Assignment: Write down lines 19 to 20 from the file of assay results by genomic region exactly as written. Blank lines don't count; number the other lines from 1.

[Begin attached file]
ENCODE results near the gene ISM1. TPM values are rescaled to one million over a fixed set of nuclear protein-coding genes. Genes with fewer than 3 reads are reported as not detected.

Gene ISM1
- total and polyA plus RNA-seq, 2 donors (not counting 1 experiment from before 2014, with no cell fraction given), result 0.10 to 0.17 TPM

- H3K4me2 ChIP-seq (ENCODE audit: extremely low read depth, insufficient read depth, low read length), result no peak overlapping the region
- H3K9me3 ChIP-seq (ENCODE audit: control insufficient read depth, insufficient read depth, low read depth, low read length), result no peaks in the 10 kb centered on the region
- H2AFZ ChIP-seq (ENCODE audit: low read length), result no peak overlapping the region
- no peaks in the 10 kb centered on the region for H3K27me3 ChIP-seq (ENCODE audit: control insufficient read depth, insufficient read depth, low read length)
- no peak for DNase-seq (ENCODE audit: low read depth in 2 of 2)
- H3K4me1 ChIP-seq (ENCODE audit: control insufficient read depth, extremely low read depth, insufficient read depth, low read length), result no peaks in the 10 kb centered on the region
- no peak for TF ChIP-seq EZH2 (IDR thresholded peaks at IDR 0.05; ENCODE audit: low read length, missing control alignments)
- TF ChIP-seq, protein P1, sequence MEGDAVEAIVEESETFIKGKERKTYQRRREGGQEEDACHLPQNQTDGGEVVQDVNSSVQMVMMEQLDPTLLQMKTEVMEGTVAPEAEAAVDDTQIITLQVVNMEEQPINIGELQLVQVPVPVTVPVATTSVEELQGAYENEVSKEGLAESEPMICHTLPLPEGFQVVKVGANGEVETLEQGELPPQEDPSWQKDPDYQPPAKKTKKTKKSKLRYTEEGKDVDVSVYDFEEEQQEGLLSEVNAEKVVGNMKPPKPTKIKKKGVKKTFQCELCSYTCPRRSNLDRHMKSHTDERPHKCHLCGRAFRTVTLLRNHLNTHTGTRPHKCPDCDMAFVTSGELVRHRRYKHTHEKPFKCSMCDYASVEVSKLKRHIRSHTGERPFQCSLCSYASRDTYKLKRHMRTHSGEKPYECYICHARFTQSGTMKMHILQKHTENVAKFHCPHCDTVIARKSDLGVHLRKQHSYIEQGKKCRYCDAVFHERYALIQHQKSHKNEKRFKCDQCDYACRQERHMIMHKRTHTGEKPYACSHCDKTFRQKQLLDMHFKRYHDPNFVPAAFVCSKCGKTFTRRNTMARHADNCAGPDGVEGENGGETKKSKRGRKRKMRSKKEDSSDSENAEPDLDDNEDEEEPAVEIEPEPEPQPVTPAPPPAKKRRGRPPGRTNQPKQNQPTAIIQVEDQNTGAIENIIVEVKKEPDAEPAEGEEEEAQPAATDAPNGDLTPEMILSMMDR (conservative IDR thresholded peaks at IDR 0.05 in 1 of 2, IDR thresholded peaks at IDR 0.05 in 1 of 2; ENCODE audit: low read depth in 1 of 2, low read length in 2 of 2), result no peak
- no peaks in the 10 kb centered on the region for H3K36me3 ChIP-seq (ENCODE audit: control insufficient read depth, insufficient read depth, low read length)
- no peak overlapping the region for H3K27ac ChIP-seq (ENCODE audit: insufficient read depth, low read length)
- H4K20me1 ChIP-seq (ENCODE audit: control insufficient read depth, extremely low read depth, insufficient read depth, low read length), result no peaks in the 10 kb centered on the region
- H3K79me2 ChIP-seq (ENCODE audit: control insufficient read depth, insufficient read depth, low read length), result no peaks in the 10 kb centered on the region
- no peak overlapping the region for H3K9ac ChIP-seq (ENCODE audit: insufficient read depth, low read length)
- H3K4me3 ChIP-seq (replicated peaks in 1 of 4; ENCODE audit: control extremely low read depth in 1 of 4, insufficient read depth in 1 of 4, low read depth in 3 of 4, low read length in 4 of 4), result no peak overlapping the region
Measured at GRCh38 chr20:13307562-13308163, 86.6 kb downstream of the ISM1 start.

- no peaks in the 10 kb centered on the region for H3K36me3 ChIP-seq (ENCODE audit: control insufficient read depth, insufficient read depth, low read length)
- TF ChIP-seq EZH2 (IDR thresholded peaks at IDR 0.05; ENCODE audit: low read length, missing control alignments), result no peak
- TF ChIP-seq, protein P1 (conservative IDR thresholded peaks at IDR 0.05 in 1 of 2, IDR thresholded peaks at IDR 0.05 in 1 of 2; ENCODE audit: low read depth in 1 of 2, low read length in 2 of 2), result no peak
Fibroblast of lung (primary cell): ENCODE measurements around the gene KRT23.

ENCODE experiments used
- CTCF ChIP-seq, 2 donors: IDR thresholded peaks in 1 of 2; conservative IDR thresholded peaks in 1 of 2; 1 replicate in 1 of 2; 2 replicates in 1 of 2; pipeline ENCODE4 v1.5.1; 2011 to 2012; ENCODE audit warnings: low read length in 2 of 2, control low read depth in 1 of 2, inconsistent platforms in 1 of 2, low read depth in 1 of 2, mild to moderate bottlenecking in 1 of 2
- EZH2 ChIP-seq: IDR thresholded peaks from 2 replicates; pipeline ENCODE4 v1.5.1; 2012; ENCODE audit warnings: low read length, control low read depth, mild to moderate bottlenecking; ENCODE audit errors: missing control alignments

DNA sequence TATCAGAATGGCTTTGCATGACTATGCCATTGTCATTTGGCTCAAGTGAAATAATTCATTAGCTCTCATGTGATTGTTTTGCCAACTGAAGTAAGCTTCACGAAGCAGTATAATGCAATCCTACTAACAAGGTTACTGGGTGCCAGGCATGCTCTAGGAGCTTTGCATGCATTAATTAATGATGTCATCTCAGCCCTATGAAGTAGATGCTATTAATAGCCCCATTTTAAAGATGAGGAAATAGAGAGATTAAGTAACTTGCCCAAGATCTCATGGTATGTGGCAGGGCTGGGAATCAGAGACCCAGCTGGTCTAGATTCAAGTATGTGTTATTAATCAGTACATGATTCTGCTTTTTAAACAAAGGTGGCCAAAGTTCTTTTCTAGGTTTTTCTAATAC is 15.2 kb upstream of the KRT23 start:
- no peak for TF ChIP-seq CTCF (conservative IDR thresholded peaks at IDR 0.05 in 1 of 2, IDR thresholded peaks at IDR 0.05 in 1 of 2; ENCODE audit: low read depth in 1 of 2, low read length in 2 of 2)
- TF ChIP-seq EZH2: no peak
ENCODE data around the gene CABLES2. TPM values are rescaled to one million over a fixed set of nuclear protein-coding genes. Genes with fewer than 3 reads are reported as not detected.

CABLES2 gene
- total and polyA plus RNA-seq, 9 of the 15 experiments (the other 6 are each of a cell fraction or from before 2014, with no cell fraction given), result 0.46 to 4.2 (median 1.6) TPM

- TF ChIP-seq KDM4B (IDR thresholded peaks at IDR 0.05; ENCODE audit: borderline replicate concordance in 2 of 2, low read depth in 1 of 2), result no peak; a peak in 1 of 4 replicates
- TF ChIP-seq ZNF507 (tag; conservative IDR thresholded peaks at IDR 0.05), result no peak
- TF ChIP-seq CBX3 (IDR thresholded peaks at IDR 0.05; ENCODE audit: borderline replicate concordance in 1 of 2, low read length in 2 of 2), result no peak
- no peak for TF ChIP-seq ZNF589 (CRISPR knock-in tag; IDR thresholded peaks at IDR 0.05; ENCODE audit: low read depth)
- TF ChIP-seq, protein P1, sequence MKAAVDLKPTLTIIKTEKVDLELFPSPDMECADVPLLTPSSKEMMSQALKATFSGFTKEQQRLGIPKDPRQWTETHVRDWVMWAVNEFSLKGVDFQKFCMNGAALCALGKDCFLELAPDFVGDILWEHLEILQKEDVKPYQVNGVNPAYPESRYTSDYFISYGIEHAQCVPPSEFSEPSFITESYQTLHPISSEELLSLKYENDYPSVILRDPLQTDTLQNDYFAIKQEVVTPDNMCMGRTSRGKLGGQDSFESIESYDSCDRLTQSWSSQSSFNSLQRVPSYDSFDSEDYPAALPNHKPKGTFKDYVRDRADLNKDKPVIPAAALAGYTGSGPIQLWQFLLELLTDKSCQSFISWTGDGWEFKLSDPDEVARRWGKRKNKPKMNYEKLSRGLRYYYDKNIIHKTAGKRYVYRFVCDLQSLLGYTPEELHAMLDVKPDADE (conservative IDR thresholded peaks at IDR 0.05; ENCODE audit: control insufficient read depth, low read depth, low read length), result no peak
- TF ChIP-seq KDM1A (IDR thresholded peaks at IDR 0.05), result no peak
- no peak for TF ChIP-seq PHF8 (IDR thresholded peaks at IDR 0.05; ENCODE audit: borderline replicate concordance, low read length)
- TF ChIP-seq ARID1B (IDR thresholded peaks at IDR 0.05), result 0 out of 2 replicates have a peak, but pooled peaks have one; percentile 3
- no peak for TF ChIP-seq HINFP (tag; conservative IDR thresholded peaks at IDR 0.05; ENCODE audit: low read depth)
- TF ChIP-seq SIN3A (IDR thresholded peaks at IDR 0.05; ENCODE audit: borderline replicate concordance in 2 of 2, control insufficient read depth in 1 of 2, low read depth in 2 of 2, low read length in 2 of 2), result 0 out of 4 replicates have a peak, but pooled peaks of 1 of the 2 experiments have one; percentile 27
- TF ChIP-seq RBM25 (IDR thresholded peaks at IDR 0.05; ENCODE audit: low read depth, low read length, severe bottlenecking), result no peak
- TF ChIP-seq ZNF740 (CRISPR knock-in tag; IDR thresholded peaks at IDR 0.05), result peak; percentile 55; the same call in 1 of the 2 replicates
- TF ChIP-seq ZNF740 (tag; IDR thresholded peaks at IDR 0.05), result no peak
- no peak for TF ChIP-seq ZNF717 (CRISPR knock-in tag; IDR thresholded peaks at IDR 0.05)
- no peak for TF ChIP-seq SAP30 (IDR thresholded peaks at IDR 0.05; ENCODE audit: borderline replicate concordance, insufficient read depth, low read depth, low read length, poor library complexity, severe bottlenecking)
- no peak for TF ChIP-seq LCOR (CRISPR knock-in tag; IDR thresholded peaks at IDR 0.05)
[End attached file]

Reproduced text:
- no peaks in the 10 kb centered on the region for H3K36me3 ChIP-seq (ENCODE audit: control insufficient read depth, insufficient read depth, low read length)
- TF ChIP-seq EZH2 (IDR thresholded peaks at IDR 0.05; ENCODE audit: low read length, missing control alignments), result no peak